Campaign 2004 One of the two founding architects of Howard Dean's Internet campaign has hit back at the traveling circus of "emergent" pundits, authors and opportunists that attached itself to the grassroots campaign.
Thanks but no thanks, says Jerome Armstrong, who was blogging for Dean in 2001 and who with Mathew Gross convinced Dean's campaign manager Joe Trippi to use campaign blogs and meet-up software. You can see why. The pundits' mantras about decentralization, "returning power to the edges of the network" and intangible references to junk science didn't originate with the Dean team, and weren't solicited, either. But now they're being used as ammunition back against the Dean campaign. And the only people who've profited are the opportunist pundit army.
"The thing is," says Armstrong, "it's a complete myth that things spontaneously 'emerge'. Meetups didn't just happen."
"Campaigns have always been decentralized and disorganized. There's always authorization and endorsement behind the scenes. In 2000, McCain's campaign was totally disorganized outside the main little bubble that they had. We were simply able to have more disorganized people!"
How Armstrong and Gross established the organization is now the stuff of legend. Armstrong and Gross were advocating Dean's candidacy before it was announced, in 2001. Then in 2002, they established MyDD.com, and it led to the now storied meeting where Trippi blessed their initiative.
"A number of things coalesced. Dean was a candidate who had a lot of strong characteristics. He wasn't a liberal you can put in a box," says Armstrong. "He was the only politician outside DC who could feel the anger growing. Dean sensed the message and Trippi saw the potential there. Trippi was a master at strategy and none of the other campaign managers were able to understand what that meant in terms of providing organizing for the campaign."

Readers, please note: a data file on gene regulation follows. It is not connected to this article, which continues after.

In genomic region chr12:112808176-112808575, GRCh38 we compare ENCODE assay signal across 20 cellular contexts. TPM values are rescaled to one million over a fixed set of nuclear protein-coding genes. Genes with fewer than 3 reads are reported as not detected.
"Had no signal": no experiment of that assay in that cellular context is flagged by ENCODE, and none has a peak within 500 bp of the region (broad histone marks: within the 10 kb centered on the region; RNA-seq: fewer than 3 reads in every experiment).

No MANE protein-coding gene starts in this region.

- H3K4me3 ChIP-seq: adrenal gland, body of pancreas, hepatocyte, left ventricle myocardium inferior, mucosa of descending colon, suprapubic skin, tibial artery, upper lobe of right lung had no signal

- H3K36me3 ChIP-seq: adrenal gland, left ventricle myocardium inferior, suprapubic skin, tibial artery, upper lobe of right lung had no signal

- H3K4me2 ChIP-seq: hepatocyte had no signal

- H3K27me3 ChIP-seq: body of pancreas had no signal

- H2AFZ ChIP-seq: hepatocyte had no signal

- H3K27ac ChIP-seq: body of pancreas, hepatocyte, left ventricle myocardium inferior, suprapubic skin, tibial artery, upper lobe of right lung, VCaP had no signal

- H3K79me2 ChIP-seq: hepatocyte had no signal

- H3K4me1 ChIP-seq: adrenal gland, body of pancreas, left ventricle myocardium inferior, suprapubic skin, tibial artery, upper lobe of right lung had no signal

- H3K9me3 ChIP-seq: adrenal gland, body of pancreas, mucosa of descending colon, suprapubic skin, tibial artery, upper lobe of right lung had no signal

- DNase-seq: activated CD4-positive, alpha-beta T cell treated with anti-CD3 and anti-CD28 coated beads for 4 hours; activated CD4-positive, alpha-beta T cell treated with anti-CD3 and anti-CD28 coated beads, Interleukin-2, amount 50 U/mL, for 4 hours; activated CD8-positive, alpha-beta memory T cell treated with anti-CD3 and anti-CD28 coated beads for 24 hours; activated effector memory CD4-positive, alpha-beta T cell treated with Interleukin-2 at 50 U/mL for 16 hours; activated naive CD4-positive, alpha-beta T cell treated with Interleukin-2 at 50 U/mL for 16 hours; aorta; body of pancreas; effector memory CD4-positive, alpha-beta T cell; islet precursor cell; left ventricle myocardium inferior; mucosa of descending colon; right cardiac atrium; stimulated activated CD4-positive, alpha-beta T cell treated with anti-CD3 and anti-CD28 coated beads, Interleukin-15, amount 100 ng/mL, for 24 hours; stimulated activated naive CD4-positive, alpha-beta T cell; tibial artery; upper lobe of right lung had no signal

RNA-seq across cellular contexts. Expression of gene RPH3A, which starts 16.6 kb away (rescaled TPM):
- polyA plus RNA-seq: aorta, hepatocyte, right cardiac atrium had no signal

But Armstrong is no techno-utopian.
"Technology doesn't interest me ," he says. "It's the words. Republicans have spent thirty years refining that message. Technology is just a means for getting there."
Armstrong recognized that the Internet, while useful, wasn’t the mass media play that TV became.
"We're not really at the point of saturation that TV had in 1960," he says. The televised Presidential debates of 1960 between Kennedy and Nixon have entered folklore as the turning point in the campaign. Although morning-after reaction judged it a close call, post-facto Nixon's TV image - his five o'clock shadow and sweaty jowels -were cited as reasons for turning voters off.
(In fact, not only has Internet usage yet to reach TV saturation, its perceived value has stalled. As we noted last spring, half the US population doesn't want to use the Internet and doesn't care less about what it might be missing, according to a Pew survey. "Internet penetration rates have hovered between 57 per cent and 61 per cent since October 2001, rather than pursuing the steady climb that they had showed in prior years," the researchers discovered.)
Blog vendors committed the familiar, egocentric error of assuming that this phenomena was down to their software, rather than the enthusiasm of the supporters, and this was reflected in mainstream media coverage. Dean's success "must be down to the blogs".
But as the blog-hype escalated, says Armstrong, the Dean campaign found itself at a disadvantage using blogs instead of more venerable, community-orientated software such as Slash and Scoop. (Both power hundreds of communities: Slash was written for Slashdot, then released as open source, while Scoop powers Kuro5hin.org and DailyKos amongst others). And as the momentum grew, the Dean campaign found itself aligned with plenty of self-interested pundits eager to take the credit: a mixture of A-List bloggers and authors.